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This Is When Trump Admin Is Banning TikTok From App Stores

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It's being done over supposed concerns the company poses a national security threat.

If you've been loving the relatively new social media app TikTok, things might be about to peter out for you. The U.S. Department of Commerce announced today that they will soon be banning the app (as well as WeChat) from app stores soon.

The moves, which are said to be in order to "safeguard the national security of the United States" comes after Trump issues executive orders in August. At the time, he demanded that the apps shut down in the U.S. if they weren't sold to new U.S. owners. TikTok reportedly engaged in conversations to offload its U.S. operations with multiple partners but all of those deals ultimately either fell through or did not meet the guidelines set by the Trump administration. The administration contends that as long as the owners were based in China, the Chinese Communist Party could and would use the data from the apps in a way that would "threaten the national security, foreign policy, and the economy of the U.S."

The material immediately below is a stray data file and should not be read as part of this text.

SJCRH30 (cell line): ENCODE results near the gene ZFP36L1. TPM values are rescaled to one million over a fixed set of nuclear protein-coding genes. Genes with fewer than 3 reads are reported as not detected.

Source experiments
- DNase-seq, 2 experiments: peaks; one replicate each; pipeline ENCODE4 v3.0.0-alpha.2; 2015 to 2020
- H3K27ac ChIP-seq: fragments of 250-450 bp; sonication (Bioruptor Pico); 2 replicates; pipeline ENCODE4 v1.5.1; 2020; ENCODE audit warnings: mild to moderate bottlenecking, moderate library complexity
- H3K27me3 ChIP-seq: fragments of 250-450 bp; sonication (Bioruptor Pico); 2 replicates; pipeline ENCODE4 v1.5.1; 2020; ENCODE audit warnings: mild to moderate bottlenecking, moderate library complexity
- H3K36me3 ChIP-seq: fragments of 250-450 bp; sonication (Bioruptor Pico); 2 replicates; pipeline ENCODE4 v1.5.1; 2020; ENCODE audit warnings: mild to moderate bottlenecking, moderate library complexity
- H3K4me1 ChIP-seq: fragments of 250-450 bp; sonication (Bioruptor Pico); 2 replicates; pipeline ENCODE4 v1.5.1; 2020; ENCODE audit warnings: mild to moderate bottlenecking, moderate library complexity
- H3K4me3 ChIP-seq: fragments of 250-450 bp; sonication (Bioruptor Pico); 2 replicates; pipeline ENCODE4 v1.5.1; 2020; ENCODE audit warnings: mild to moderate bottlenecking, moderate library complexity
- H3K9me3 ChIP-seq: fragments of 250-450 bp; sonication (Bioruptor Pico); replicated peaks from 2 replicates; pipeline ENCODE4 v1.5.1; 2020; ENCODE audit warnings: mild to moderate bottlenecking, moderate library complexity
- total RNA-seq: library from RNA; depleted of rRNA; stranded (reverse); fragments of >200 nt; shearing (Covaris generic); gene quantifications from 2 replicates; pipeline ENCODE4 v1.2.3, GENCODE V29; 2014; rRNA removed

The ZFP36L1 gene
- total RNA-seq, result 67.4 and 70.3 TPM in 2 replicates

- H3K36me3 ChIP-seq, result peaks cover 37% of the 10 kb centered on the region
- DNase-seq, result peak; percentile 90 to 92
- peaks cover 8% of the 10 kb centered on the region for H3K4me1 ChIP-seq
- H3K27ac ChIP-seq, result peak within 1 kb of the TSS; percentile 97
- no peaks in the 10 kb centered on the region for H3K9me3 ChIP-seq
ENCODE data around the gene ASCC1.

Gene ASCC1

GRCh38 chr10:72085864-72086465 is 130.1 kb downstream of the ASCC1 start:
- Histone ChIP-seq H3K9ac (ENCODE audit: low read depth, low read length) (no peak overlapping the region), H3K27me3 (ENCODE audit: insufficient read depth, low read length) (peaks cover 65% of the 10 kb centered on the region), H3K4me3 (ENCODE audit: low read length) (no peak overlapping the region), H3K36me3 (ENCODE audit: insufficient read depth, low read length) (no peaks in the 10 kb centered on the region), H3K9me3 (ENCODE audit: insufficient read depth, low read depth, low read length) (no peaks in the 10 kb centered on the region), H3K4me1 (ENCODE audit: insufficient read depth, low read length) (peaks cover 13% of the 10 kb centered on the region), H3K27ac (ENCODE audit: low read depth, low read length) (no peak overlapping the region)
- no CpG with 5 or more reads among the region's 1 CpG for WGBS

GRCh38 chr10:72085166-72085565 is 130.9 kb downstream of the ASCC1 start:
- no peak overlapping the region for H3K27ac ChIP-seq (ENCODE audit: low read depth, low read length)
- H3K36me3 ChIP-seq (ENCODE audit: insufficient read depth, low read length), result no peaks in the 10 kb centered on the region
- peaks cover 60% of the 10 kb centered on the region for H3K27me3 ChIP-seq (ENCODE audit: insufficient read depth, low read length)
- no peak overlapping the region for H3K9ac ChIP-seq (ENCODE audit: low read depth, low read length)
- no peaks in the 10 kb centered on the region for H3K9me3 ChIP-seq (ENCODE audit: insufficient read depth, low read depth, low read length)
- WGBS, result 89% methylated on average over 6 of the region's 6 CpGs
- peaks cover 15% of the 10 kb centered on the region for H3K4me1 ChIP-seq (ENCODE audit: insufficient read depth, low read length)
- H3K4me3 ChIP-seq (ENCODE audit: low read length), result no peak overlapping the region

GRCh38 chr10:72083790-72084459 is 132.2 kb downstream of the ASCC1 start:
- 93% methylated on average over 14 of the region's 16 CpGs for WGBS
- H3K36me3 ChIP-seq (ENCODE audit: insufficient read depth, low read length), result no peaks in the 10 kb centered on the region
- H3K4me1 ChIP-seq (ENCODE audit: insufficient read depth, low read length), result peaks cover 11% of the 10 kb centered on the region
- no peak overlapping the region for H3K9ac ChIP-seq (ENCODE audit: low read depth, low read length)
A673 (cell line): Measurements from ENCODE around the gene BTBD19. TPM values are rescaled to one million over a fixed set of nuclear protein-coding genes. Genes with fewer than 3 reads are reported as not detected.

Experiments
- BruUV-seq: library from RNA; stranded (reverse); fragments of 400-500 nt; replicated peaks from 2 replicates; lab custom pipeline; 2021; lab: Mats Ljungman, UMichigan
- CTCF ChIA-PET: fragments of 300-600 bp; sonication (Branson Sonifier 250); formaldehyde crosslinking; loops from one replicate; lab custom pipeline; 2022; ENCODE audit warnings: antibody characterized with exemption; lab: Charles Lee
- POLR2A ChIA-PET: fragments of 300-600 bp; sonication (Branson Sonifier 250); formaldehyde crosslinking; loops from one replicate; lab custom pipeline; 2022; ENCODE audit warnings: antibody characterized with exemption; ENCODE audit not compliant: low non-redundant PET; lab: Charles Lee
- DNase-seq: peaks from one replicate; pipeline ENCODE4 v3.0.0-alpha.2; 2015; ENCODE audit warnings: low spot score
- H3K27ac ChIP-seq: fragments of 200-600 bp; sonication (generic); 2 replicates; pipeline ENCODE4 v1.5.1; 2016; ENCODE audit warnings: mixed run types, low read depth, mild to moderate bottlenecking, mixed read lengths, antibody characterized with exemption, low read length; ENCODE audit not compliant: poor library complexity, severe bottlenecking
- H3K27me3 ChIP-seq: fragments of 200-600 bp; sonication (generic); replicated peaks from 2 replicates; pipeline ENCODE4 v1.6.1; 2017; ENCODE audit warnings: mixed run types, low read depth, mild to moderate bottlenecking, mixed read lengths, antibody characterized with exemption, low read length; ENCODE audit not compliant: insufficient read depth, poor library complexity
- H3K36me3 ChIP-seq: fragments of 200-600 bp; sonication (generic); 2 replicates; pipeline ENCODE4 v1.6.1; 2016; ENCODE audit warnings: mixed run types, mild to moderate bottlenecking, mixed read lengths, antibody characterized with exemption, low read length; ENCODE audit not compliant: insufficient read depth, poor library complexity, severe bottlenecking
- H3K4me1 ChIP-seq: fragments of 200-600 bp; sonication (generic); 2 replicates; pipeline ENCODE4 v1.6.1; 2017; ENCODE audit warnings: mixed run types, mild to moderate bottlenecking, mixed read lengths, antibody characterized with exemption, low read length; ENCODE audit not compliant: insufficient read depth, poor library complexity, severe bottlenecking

Grindr was faced with similar mandates over similar concerns and as a result, was sold in a $608 million deal this summer.

Trump's executive orders had a deadline of September 20. With the date looming, the Chamber of Commerce has announced that it would shut down WeChat "for all practical purposes" on Monday at midnight. The app will not be able to transfer funds, process payments, or be downloaded from app stores within the U.S.

TikTok will be removed from app stores but is getting an extension as it still has ongoing negotiations with tentative buyers including Oracle and Walmart according to ABC. They have been given a new deadline of November 12.

"If there is not a deal by November 12 under the provisions of the old order then TikTok also will be, for all practical purposes, shut down," Commerce Secretary Wilbur Ross said in an interview.

TikTok is massively popular among Gen Z-ers and has a robust LGBTQ+ community that uses it for not only entertainment but also connecting and education -- like many social media platforms before it.

Following the announcing of Trump's executive orders, the Facebook-owned Instagram debuted Reels, which is seen as a direct competitor to TikTok.

RELATED | TikTok Banned LGBTQ+ Content and Mocking Trump in Certain Countries

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